Sponsored by


Tony Navarrete resigns from Arizona Senate amid child sex crimes charges

State Sen. Tony Navarrete, who was arrested last week over allegations he sexually assaulted an underage boy, has resigned from the Arizona Senate.

Navarrete submitted his resignation in an email to Senate President Karen Fann on Tuesday afternoon, effective immediately, according to a spokesman for the Senate Republicans. His shocking arrest prompted widespread calls to resign from fellow lawmakers on both sides of the aisle, as well as other prominent elected officials.

"This was the right thing to do considering the serious allegations. We know that the Arizona Judicial Branch will deliver justice and pray for healing and support for all victims," Fann and Senate Minority Leader Rebecca Rios said in a joint statement.

The Phoenix Democrat was arrested on Thursday after a teenager, now 16 years old, told police that Navarrete molested him numerous times over the course of several years. He was charged with five counts of sexual conduct with a minor, one count of molestation of a child and one count of attempted sexual conduct with a minor for allegedly attempting sexual contact with another boy. Navarrete faces a mandatory minimum sentence of 49 years in prison.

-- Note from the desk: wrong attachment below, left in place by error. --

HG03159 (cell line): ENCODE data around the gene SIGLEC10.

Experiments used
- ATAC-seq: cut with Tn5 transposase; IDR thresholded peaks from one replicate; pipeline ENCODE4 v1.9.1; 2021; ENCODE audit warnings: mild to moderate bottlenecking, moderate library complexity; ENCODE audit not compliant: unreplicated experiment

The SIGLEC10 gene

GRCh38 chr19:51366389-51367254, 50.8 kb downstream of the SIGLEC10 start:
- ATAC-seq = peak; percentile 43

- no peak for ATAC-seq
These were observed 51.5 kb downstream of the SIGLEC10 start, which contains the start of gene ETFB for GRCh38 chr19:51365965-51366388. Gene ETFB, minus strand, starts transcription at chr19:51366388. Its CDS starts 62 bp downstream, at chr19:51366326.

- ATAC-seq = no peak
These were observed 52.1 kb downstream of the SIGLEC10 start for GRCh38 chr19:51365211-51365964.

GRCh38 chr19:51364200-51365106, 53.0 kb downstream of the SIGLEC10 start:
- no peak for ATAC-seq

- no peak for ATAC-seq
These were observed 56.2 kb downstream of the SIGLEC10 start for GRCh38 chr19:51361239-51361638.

Navarrete's resignation leaves a vacant Senate seat in District 30, which covers parts of west Phoenix. Per state law, when a vacancy arises in the legislature, the precinct committeemen from the former lawmaker's party and district select three candidates, and the county board of supervisors chooses a replacement from that list. Committeemen are the elected, voting members of a political party's district-level organization.

But state law stipulates that that method is only used if there are at least 30 elected precinct committeemen, as opposed to those who have been appointed. According to the Maricopa County Recorder's Office, there are only 29 elected Democratic committeemen in District 30. If there aren't enough precinct committeemen for the replacement process, a citizens panel appointed by the county supervisors selects the three finalists to fill the vacancy.

This report was first published by the Arizona Mirror.

- 30 -
have your say   


There are no comments on this report. Sorry, comments are closed.

Sorry, we missed your input...

You must be logged in or register to comment

Read all of TucsonSentinel.com's
coronavirus reporting here »

Click image to enlarge

Jerod MacDonald-Evoy/ Arizona Mirror

The state seal for Arizona on a door into the House of Representatives at the Capitol.